This is Part 2 of the Mar Vista Green Garden Tour in Southern California.
Need some more inspiration for a low-water garden?
The Mar Vista Green Garden tour I attended last week yielded lots of design and plant combination ideas.
Instead of installing a traditional lawn, this homeowner created a "living tapestry" using ground cover plants.
To the left of the path is clumping Festuca glauca, "Elijah Gray."
The contrasting foliage color and texture will impart a dynamic look to the garden year-round.
The parkway of this house features a pervious surface composed of small and large gravel which discourages water from running off into the street.
Although a pervious surface is ideal, in this situation, the gravel was difficult to walk on and flew all over the place when stepped on.
Messy but a nice idea.
A manufactured spa usually offers a more customized "jet configuration" than in-ground spas, but you have to admit, they are "oogly!"
"Ethereal" describes this garden.
Woollcott positioned a small, old-world fountain opposite the spa niche that screens a charming sitting area in front of the wood fence.
The fact that you can't see it is a wonderful design application of "mystery" and enclosure.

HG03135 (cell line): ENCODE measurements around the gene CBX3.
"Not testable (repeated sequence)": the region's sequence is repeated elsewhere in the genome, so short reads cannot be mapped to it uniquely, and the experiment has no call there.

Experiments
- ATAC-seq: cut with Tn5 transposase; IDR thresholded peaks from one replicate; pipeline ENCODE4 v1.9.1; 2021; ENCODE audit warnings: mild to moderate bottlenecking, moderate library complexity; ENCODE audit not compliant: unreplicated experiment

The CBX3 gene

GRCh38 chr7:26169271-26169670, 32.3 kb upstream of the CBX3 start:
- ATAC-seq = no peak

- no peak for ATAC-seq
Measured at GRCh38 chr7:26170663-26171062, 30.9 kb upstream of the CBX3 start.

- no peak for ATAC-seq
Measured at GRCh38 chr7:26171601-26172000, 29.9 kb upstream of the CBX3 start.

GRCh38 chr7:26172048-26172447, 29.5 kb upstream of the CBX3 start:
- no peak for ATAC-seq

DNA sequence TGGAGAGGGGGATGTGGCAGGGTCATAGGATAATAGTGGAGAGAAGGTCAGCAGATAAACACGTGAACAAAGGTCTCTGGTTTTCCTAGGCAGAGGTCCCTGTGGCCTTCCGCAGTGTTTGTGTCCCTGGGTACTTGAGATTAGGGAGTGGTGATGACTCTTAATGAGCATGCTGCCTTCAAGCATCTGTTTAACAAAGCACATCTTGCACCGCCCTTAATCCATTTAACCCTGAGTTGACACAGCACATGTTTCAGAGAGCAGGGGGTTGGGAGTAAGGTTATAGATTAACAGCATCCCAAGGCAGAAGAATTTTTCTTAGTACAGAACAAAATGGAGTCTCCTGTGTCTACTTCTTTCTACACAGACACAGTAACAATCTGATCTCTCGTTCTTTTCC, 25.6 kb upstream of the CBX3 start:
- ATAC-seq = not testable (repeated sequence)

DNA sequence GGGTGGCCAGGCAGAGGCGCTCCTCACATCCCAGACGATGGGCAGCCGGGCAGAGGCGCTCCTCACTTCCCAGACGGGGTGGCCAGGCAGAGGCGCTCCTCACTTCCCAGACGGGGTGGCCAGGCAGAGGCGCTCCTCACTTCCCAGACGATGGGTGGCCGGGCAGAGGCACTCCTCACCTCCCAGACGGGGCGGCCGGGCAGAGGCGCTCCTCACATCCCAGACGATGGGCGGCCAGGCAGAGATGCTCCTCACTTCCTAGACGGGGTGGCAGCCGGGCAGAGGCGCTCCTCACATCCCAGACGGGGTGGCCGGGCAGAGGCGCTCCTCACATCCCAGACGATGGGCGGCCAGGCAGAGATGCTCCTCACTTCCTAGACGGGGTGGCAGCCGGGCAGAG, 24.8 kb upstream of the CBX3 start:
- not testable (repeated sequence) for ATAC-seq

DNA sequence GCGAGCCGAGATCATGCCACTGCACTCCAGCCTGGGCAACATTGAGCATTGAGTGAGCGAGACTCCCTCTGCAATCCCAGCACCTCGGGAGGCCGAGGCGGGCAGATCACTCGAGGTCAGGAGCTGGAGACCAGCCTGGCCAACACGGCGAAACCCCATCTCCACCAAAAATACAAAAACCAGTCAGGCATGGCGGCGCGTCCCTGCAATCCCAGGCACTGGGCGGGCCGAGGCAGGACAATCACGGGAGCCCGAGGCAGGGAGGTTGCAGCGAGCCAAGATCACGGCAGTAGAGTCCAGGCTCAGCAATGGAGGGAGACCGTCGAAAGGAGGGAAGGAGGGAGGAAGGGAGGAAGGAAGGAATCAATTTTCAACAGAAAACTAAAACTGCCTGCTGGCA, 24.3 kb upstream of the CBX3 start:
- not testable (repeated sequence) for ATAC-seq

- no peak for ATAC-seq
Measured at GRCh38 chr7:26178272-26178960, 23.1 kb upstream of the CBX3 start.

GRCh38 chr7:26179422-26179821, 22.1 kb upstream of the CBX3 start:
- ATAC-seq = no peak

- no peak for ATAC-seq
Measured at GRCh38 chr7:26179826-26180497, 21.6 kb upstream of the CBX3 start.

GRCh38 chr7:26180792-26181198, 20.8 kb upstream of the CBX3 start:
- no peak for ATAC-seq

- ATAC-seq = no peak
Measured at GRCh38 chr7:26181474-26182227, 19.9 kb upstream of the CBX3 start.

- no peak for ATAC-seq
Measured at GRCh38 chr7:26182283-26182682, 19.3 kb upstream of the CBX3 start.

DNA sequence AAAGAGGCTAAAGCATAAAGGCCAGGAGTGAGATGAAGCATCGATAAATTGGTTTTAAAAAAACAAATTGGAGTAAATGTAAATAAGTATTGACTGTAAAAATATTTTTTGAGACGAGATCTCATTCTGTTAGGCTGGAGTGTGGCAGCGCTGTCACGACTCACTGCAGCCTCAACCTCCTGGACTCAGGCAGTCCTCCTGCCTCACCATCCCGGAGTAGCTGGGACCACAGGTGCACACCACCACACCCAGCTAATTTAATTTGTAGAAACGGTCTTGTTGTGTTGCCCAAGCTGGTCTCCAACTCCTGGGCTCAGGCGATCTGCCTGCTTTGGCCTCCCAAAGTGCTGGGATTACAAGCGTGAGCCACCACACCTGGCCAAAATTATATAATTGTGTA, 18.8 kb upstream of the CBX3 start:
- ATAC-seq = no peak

Woollcott's front yard was adrift with ornamental grasses, chartruese colored Euphorbia, Bulbine and an anchoring Melaluca nesophylla tree.
Front yard gardens benefit from mounding, as it helps to break up wide, flat spans usually covered with lawn.
This designer gets extra points for using broken and recycled concrete as "steppingstones" in this walkway.
A closer look at the mounded garden bed and Melaluca tree.
There are many shades of green in this garden and that is a good thing!
A glazed, blue ceramic pot is transformed into a spilling fountain with water that "disappears" into the gravel.
The fountain is color-keyed to compliment the house trim.
This homeowner took the liberty of painting her neighbor's garage wall a vivid terra cotta color (for her eyes only) and transformed an "eyesore wall" into an artistic backdrop.
Do you ask permission from your neighbor first, or beg for forgiveness later?
Depends on what your neighbor is like!
This was the third annual "Green Garden" tour for the Mar Vista community in Southern California.
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